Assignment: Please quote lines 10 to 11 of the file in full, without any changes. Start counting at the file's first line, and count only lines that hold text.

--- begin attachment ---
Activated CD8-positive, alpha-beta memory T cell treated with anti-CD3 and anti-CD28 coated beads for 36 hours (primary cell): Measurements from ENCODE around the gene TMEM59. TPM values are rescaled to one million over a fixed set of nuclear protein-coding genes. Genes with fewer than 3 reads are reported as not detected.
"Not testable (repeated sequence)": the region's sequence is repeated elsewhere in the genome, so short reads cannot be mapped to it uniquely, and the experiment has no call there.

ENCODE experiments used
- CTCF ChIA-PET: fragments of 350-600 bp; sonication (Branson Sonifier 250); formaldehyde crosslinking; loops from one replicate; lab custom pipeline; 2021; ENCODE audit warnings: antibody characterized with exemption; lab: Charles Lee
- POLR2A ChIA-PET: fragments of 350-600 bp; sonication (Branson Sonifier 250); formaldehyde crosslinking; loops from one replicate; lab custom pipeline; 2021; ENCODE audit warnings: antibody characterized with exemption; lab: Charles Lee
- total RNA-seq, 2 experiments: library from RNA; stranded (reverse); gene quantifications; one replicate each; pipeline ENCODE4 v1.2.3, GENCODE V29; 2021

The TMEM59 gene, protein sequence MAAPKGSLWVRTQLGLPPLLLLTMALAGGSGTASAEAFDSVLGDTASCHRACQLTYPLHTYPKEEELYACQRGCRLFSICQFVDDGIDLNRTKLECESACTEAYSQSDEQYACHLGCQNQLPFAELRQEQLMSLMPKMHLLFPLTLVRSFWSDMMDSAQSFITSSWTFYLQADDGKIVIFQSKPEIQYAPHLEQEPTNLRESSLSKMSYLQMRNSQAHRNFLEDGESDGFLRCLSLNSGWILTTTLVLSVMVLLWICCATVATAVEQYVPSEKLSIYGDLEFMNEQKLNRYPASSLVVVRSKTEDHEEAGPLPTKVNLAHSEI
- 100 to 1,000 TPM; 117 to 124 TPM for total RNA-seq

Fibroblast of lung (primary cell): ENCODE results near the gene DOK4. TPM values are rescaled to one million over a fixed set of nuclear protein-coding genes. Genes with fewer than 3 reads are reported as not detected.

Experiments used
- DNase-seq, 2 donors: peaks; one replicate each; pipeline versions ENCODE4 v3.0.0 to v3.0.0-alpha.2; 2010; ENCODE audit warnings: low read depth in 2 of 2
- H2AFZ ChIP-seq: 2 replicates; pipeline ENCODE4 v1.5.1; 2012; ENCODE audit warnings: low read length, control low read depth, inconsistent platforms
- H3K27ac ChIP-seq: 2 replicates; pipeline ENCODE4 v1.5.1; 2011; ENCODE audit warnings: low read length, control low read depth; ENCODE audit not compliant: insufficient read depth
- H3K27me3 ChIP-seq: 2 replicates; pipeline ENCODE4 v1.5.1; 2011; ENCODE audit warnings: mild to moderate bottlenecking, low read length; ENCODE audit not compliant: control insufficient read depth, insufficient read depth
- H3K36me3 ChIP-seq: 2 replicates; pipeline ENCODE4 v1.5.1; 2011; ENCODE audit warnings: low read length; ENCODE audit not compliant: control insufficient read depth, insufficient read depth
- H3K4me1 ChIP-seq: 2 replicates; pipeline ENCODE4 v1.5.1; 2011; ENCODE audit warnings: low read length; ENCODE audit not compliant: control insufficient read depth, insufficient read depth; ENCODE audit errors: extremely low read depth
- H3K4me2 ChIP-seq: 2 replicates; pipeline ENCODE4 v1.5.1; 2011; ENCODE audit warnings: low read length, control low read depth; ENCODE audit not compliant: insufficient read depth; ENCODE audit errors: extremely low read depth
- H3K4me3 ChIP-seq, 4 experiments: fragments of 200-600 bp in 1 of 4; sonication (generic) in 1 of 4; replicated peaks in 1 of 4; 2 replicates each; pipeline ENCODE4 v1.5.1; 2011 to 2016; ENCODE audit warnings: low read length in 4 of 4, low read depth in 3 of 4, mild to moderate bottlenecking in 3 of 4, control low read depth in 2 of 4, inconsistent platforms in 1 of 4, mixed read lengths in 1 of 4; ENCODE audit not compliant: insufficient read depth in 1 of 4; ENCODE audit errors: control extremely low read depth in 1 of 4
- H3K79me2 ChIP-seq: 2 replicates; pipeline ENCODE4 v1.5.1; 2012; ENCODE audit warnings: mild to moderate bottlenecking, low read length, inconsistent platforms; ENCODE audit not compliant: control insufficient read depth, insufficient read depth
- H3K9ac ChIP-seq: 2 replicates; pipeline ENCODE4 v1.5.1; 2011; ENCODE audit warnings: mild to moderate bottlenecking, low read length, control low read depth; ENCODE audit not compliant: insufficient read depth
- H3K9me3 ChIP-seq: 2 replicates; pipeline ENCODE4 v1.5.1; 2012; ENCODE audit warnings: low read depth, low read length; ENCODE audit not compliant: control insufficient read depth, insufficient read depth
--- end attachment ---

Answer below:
Experiments used
- DNase-seq, 2 donors: peaks; one replicate each; pipeline versions ENCODE4 v3.0.0 to v3.0.0-alpha.2; 2010; ENCODE audit warnings: low read depth in 2 of 2